Distractions in Health Care

Distractions in Operating Rooms

Understanding and mitigating the negative effects of intraoperative distractions in the operating rooms

Operating rooms (ORs) are complex, dynamic, and high-risk environments that require the team members the sustain focused attention on the surgical tasks. Previous research has shown that distractions occur frequently in the OR and may be related with surgical errors. We are collaborating with the International Centre for Surgical Safety to analyze a naturalistic dataset collected via the novel intraoperative data collection platform OR Black Box® by Surgical Safety Technologies at the St. Michael’s Hospital, Toronto. The ORBB platform records audio and video of the OR environment and laparoscopic images, and other data from medical devices. These raw recordings are later reviewed by subject matter experts for annotating technical and environment-related data.

The main goals of the current project are to understand the negative effects of OR distractions on surgical errors and to mitigate the effects by implementing the most suitable strategies. We will explore the effects of distractions through focus groups with OR team members and support hypotheses by analyzing the OR Black Box® data. Both of these qualitative and quantitative approaches will provide support for identifying harmful distractions to inform the second part of this research: mitigating the negative effects. We will conduct a systematic review on the effectiveness of distraction mitigation strategies. With the results of this systematic review, we will be able to select the most suitable strategy against the harmful distractions identified.


The Effect of Intraoperative Distractions on sever Technical Events in Laparoscopic Bariatric Surgery
Watch research presentation here.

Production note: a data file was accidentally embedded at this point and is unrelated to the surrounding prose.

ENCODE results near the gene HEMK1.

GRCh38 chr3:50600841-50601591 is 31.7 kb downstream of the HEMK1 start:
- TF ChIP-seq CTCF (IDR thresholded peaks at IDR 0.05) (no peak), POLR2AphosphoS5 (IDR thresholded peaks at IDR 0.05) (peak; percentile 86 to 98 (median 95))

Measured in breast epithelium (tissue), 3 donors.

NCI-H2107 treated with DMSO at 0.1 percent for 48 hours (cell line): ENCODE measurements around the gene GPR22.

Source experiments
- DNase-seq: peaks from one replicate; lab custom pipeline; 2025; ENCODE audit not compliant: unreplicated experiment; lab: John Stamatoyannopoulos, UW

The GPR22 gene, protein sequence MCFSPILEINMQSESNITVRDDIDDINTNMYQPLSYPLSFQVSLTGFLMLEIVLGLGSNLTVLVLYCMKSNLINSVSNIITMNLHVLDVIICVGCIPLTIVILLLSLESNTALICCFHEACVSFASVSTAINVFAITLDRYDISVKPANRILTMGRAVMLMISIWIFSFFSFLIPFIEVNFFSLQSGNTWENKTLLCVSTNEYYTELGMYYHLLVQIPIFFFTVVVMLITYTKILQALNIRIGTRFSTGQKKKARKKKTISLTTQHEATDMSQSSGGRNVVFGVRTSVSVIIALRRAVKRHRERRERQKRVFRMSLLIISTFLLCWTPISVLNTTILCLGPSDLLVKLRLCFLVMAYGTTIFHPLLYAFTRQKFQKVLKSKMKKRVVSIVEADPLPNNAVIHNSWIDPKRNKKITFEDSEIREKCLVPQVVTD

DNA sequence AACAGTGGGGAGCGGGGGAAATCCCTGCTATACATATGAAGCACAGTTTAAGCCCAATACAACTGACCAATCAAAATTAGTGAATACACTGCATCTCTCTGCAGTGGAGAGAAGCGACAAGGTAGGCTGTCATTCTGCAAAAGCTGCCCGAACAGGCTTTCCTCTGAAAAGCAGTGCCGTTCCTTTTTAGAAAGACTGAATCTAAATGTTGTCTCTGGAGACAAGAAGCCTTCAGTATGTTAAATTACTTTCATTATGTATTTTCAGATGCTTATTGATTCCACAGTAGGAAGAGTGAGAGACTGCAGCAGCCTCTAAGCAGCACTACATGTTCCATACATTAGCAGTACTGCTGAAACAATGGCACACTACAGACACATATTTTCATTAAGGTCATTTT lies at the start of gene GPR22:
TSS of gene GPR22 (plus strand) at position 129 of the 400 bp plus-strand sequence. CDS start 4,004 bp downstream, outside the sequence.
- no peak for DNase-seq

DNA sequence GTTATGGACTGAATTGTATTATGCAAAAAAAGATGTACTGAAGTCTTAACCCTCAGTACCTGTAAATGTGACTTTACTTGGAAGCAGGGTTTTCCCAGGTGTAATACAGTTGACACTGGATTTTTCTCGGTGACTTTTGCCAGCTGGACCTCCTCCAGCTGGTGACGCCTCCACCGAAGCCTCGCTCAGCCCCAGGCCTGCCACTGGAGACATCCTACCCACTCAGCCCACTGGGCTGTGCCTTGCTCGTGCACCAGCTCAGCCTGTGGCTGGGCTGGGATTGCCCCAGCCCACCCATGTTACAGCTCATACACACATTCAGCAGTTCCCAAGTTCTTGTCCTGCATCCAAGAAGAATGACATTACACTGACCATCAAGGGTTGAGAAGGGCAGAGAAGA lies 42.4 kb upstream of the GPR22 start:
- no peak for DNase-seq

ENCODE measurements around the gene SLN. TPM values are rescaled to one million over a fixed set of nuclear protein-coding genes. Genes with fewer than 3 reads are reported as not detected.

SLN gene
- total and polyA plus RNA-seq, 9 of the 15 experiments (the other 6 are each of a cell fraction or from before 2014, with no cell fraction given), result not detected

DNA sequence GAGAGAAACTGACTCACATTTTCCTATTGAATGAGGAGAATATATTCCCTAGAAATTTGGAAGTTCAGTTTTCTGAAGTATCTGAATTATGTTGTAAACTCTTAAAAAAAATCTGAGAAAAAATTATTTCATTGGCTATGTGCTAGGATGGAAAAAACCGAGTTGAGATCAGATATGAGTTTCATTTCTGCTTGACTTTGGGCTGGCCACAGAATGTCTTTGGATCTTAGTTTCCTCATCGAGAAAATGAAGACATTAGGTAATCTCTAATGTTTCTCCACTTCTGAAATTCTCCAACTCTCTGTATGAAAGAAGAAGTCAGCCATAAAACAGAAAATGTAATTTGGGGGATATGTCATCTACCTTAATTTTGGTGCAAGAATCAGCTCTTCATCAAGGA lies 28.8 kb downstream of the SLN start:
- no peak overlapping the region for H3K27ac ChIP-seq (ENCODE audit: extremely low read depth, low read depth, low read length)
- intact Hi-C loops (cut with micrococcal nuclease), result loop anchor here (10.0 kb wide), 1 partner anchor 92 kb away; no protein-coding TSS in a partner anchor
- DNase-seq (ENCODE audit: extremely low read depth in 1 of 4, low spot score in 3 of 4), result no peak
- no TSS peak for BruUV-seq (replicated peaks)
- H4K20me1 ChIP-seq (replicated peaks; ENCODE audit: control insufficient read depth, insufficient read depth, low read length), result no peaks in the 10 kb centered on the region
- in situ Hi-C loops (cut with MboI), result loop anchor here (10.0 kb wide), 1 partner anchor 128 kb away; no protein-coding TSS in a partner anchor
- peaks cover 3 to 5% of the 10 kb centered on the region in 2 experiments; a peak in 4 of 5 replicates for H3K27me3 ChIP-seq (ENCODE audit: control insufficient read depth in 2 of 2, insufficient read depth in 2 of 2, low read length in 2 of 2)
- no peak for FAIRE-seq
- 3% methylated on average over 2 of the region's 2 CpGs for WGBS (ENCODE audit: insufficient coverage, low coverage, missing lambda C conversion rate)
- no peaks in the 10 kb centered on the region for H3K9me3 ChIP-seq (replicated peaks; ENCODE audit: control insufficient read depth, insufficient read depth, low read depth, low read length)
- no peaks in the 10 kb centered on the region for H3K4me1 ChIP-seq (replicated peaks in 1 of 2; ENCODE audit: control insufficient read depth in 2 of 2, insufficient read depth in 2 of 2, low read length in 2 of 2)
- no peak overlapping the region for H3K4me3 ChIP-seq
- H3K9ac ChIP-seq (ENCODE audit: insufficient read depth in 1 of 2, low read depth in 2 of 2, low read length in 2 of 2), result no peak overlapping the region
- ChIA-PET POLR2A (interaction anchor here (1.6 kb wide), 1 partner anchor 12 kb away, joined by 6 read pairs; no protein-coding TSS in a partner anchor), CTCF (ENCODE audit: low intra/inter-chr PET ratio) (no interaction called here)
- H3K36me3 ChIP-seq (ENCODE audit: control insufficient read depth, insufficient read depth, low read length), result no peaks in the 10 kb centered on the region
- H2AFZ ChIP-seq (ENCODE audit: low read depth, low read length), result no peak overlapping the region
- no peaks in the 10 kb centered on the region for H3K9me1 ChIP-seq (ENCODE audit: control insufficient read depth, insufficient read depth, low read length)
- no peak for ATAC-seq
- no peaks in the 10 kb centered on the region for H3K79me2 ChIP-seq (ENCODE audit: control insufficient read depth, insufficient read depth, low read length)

Understanding and mitigating the negative effects of intraoperative distractions in the operating rooms
View preliminary findings on door activity here.


Student PI(s): Suzan Ayas

In Collaboration With: St. Michael’s International Centre for Surgical Safety


Distractions in Intensive Care Units

Systematic investigation of positive interruptions in healthcare

The objectives of this project are to examine and differentiate between positive and negative interruptions in a healthcare environment. Interruptions were studied extensively in the past but with a focus on their negative effects. Although many types of interruptions result in a break-in-task, in some cases interruptions communicate important information associated with patient’s safety. The majority of previous interruption research use a reductionist approach to minimize or prevent interruptions, and minimal attention has been given to the differentiation between positive and negative interruptions. This approach to the study of interruptions is a novel one and will have implications for how interruptions are approached in healthcare settings.

Sponsor(s): NSERC (PGS D)



Distractions in Operating Rooms

Ayas, S., Gordon, L., Donmez, B., & Grantcharov, T. (2020). The effect of intraoperative distractions on severe technical events in laparoscopic bariatric surgerySurgical Endoscopy.

Ayas, S. (2019). Understanding and mitigating the effects of operating room distractions (MASc Thesis). University of Toronto.

Distractions in Intensive Care Units

Sasangohar, F., Donmez, B., Easty, A. C., & Trbovich, P. L. (2015). Mitigating non-urgent interruptions during high-severity ICU tasks using a task-severity awareness tool: a quasi-controlled observational study. Journal of Critical Care, 30(5), 1150.e1-1150.e6.

Sasangohar, F. (2015). Understanding and mitigating the interruptions experienced by intensive care unit nurses (PhD Dissertation). University of Toronto.

Sasangohar, F., Donmez, B., Easty, T., Storey, H., & Trbovich, P. (2014). Interruptions experienced by cardiovascular intensive care unit nurses: an observational study. Journal of Critical Care. 29(5), 848-853.

Sasangohar, F., Donmez, B., Trbovich, P., & Easty, T. (2012). Not all interruptions are created equal: positive interruptions in healthcare. In Proceedings of the Human Factors and Ergonomics Society 56th Annual Meeting, Boston, MA.